Lastly, it is obvious that my ex is trying to incriminate me and harm me. Is there any way I can respond to this sort of persecution?


    Short of suggesting to get a lawyer, I am most grateful if somebody could explain to me the basics of criminal court procedure and what to do and how to interact with the court and prosecutor.

    Thank you very much
     
  2. army judge

    army judge Super Moderator

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    No responsible or ethical lawyer would attempt to give you an online primer regarding criminal procedure.

    In law school, I spent one year studying crim pro.

    The suggestion you wish not to hear is what you should pursue.

    If you refuse to disabuse yourself of the notion that you can defend yourself, prepare to become a basketball about to be dunked the way Shaq or Akeem used to drop those deuces.
     
  3. Kaun

    Kaun Law Topic Starter New Member

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    very helpful. thanks
     
  4. 4Justice_MD

    4Justice_MD Member

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    Hello there Sir: I can see your understanding of how TPO's work is very limited,but that's alright,we are here to help.
    The first thing you need to understand,is that once a TPO has been issued as it was,based on probable cause,no contact means,"NO CONTACT."This usually includes,by extention,other family members,and close friends of the victim,especially in regards to things like,trying to relay a message to the victim,or incite some kind of feud between the victim or the third party to whom the contact was made. Now based on what you posted here,I can well see why you Attorney did not want to "argue probable cause," as it does seem evident,it existed.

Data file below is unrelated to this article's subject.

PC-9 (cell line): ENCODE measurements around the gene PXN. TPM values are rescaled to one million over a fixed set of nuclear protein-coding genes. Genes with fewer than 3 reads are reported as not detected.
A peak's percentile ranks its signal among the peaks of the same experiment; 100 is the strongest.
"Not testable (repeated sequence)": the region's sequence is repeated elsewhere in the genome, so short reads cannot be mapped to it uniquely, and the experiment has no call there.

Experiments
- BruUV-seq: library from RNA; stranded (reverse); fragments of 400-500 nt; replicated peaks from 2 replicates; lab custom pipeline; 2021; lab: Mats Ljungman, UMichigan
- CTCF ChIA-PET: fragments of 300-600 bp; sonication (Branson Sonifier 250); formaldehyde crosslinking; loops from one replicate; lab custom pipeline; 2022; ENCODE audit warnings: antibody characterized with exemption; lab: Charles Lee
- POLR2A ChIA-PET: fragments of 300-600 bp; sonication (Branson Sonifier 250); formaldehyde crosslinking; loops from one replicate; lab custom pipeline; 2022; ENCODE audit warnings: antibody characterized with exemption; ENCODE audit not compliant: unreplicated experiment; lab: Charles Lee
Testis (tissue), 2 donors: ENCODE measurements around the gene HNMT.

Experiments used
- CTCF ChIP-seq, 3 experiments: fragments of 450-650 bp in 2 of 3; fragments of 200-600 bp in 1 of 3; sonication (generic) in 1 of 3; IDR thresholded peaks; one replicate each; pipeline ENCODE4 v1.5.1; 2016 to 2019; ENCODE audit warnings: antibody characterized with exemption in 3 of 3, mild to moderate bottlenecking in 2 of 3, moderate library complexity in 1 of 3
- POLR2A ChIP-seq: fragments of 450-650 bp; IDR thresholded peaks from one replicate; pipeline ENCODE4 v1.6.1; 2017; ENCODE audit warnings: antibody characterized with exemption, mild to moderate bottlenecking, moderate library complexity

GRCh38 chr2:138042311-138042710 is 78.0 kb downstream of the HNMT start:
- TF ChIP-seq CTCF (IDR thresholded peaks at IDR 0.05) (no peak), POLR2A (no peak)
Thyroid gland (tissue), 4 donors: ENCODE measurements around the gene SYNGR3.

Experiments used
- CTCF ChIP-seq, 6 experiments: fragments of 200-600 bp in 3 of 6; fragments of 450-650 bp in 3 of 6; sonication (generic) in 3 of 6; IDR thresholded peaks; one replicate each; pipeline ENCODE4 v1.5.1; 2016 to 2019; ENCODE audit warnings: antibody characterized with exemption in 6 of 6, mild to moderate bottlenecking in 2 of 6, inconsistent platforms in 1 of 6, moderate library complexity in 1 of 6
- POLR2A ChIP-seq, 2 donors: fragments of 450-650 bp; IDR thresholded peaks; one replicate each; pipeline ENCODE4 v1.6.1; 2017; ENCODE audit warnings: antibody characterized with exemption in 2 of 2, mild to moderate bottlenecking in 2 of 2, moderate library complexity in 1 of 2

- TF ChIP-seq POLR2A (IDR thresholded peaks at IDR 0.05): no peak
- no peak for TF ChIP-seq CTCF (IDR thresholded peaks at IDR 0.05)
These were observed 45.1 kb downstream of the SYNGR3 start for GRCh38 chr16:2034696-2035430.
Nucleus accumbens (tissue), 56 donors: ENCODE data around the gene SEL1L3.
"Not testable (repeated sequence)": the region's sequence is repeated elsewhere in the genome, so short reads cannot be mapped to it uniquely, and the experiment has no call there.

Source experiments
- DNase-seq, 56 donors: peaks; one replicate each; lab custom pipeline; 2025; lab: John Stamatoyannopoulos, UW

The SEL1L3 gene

The next point,with regards to representing yourself,don't you think,given your limited understanding of both TPO's,and Criminal Procedure,that,that might be a very foolish decision?

    In any case,we cannot give you some kind of "crash course" on here,that's going to make you an instant lawyer,and help you win your case.I would advise,you find some way to hire you an Attorney to represent you in this matter.
     
  5. 4Justice_MD

    4Justice_MD Member

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    you are right,but in the context of a TPO hearing,which is not quite a criminal proceeding,and not quite a civil one either,the "standard of proof," may only be what is known as by a "preponderance of the evidence," standard,which is just above,a finding of "probable cause."
    Putting this in more practical terms.In the context of a TPO Hearing,it could be a matter of your word against your ex's word,but if the Judge,just happens to believe her word over yours,you will be found guilty.
    this standard of proof,only allows for just a "slight" tilt of the evidence to be on one side of the other's favor.What standard of proof is used,will depend on the codes of Criminal Procedure,for the State of Washington,but again,I would find a way to hire an Attorney.